The first document in Japan to make reference to Dokdo is the Onshu shicho goki ("Records on Observations in Oki Province") compiled in 1667. Interestingly, the Web site of Japan's Ministry of Foreign Affairs dares not mention this document. Onshu shicho goki is a topographical survey of Onshu (present-day Oki Island) compiled by a government official of Izumo. The survey stating, “Onshu is in the middle of the North Sea... two-days of sailing northwest brings one to Songdo, and then Jukdo after one more day... therefore, Japan's boundary shall be limited to this state (shu),” explicitly recognizes Onshu as the boundary of Japan. This is a record that clearly shows that Japan in the 17th century did not see Dokdo as its own territory.

Despite Japanese claims that it has recognized Dokdo for a long time, old Japanese maps produced by the government consistently omit Dokdo, and many civilian-made Japanese maps place Dokdo as part of Korean territory.

2. Fishermen's Ownership of Dokdo?

The Japanese have made claims that Japan´s "effective management" of Dokdo had been in place as early as the 17th century, when the shogunate allegedly granted the merchant family Otani from Yonago the territory of Ulleungdo as well as the license to travel there to fish around the island. They say that Japan had used Dokdo as a port of call to Ulleungdo. However, by the 17th century Korea's Joseon Dynasty had implemented the Empty Island Policy under which the Korean government officially prohibited anyone from entering the islands to deter the Japanese piracy. The Japanese had in fact been fishing illegally in Ulleungdo and Dokdo. The illegal acts of Japanese fishermen cannot serve as grounds for sovereignty claims over the islands.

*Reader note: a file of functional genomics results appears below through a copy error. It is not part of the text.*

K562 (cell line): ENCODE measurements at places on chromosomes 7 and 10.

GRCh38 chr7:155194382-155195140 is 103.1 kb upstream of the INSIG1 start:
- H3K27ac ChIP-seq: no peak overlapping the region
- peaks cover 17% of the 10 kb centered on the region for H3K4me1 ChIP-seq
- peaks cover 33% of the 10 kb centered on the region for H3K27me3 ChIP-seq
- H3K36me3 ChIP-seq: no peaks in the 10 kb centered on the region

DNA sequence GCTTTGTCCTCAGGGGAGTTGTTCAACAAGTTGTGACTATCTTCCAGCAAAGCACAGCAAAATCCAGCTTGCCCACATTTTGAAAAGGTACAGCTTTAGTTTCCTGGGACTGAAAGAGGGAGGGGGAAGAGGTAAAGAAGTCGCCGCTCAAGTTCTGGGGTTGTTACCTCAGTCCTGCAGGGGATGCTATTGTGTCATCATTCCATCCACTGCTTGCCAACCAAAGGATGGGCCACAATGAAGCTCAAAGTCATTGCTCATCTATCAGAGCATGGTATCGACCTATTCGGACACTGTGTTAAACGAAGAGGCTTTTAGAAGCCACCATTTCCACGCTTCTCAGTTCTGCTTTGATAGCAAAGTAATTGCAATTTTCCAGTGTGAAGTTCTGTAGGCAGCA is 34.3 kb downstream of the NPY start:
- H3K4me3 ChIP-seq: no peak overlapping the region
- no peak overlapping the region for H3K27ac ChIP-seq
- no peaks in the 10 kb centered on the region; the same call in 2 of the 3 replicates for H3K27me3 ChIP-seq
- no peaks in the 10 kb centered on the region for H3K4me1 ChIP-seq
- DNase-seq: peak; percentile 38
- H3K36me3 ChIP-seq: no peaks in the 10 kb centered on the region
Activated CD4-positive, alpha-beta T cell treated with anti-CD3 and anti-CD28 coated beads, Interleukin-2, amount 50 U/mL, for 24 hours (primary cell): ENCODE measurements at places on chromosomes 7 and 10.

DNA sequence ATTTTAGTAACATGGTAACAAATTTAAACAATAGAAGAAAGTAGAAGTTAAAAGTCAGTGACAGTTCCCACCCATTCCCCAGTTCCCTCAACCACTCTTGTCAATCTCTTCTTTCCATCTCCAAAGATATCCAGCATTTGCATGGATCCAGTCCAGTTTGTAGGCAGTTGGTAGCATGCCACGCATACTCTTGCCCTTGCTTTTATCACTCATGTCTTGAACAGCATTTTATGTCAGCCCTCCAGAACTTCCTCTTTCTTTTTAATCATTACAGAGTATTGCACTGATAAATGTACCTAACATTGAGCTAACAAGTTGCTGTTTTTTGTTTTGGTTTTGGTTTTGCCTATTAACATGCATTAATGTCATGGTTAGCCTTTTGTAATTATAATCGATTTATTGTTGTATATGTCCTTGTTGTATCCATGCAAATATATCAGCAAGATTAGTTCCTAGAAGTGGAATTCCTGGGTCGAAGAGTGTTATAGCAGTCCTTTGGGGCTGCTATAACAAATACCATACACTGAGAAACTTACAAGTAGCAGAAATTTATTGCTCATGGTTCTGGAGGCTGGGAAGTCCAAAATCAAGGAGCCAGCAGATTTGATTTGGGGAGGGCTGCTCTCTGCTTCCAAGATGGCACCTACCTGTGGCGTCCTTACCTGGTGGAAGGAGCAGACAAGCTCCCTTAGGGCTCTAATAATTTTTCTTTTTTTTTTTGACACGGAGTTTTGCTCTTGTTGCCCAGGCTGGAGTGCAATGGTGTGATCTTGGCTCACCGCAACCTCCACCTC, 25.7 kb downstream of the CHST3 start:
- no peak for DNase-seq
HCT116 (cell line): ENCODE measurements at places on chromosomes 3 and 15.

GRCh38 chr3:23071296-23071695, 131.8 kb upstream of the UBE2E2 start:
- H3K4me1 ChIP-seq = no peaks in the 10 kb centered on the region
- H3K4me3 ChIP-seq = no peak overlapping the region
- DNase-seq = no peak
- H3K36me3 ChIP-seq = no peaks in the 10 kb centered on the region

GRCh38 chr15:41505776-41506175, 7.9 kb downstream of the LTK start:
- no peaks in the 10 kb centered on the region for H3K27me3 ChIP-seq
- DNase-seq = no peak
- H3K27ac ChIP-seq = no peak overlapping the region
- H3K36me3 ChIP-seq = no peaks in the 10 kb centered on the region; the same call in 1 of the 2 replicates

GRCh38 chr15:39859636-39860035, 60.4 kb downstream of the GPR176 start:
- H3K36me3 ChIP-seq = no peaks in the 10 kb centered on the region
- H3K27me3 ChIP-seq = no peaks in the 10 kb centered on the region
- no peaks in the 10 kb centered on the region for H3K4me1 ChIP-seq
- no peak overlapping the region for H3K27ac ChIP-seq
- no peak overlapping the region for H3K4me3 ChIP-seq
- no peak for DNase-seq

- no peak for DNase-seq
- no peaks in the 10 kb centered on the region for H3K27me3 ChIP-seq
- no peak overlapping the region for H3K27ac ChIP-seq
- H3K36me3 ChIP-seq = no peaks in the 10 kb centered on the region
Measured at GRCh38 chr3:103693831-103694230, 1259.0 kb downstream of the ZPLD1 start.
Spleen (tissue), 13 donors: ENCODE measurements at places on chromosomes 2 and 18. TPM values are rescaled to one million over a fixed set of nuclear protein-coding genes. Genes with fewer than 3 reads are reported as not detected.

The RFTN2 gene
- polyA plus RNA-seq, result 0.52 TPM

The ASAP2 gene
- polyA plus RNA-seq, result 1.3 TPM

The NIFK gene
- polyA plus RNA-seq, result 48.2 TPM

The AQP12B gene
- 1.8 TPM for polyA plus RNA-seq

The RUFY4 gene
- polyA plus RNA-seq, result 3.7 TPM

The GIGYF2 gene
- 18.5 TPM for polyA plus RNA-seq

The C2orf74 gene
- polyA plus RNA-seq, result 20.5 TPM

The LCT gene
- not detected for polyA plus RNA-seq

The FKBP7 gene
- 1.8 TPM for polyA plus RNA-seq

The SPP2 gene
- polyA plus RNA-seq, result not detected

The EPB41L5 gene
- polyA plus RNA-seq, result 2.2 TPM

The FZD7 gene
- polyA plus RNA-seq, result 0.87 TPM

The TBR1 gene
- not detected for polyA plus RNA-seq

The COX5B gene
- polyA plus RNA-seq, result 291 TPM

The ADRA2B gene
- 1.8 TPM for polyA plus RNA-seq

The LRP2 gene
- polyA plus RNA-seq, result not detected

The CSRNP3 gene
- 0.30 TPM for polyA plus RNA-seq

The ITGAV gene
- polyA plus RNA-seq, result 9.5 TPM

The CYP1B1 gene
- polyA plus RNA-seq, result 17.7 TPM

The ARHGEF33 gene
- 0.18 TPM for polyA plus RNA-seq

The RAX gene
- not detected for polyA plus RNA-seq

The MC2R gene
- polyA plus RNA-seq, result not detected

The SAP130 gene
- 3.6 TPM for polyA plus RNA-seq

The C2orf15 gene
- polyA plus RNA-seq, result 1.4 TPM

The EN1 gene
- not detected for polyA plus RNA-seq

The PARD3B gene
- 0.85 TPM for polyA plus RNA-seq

Moreover, the society at the time was in a feudal state, and all lands belonged to the feudal lords. It is unimaginable that a shogunate would have granted Ulleungdo and Dokdo to a commoner. It is also generally known that the license to travel to Ulleungdo had noting to do with territorial ownership of Ulleungdo or Dokdo.

3. Prohibition to Travel to Ulleungdo: the Fruit of Ahn Young-bok's Activities

Japan has also claimed that the prohibition on entry only applied to Ulleungdo and did not include Dokdo. This assertion not only contradicts the perception at that time of Dokdo being an island appurtenant to Ulleungdo, but is also wrong considering the account of many incidents surrounding the ban in historical records.

4. Incorporation of Dokdo into Shimane Prefecture in 1905

Japan purposefully maintains silence over and feigned disinterest in the Japanese Dajokan's ruling of 1877 when it recounts the background of the "incorporation of Dokdo". The ruling, issued by the Japanese Dajokan, the Council of State of the Meiji Government, to Japan's Ministry of Home Affairs in 1877, provides conclusive evidence of Japan's recognition of Joseon's ownership of Dokdo. After thoroughly reviewing past records and documents, the Dajokan instructed that "in reference to Takeshima and another island, it is to be remembered that our country has nothing to do with them." Japan's Meiji Government had in fact, at the end of the 19th century, officially confirmed that Ulleungdo and Dokdo did not belong to Japan.